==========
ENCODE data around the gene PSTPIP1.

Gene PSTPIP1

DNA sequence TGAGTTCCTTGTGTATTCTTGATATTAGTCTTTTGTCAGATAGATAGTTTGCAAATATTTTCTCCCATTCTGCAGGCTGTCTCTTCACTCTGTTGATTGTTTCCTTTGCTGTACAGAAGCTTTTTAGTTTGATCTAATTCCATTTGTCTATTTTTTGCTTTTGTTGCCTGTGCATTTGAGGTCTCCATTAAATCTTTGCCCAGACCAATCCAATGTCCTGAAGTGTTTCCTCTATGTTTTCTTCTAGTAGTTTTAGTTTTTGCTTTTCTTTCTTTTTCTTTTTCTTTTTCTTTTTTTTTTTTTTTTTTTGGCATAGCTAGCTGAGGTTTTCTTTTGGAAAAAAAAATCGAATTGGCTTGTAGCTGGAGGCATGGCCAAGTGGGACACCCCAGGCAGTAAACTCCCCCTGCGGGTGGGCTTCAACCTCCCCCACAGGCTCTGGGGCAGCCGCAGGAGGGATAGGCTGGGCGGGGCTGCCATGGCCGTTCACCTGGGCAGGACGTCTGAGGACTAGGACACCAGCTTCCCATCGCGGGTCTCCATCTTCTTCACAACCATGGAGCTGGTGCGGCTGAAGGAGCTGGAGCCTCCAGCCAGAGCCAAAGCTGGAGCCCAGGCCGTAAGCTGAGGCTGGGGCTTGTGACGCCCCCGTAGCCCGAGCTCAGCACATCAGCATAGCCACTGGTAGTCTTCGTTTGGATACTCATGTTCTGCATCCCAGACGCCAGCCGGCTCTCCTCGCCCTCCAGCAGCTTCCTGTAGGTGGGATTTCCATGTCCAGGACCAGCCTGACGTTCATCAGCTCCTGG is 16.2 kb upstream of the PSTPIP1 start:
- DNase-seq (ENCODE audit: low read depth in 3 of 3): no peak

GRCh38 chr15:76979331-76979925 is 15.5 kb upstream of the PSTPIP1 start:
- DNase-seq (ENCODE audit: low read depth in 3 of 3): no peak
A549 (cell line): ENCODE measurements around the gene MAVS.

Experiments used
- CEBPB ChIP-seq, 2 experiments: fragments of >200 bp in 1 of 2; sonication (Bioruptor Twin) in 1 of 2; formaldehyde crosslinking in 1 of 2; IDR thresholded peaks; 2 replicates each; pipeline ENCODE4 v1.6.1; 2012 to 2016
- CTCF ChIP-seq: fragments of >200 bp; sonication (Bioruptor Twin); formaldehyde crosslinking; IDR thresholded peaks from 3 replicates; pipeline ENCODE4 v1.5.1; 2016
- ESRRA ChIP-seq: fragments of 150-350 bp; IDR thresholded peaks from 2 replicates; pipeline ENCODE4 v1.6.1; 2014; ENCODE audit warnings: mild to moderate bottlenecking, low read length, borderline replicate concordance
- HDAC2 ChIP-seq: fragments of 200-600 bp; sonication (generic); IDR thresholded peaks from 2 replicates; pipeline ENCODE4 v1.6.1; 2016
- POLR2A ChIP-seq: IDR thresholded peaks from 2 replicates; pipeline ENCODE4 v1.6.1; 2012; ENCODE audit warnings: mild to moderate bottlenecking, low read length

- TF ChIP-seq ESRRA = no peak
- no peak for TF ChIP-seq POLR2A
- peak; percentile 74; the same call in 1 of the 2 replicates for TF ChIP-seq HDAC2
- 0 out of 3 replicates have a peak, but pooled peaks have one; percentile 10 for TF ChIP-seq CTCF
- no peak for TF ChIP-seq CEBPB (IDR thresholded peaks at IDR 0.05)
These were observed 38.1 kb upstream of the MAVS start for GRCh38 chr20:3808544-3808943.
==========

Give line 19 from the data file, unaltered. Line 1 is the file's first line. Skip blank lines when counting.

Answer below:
These were observed 38.1 kb upstream of the MAVS start for GRCh38 chr20:3808544-3808943.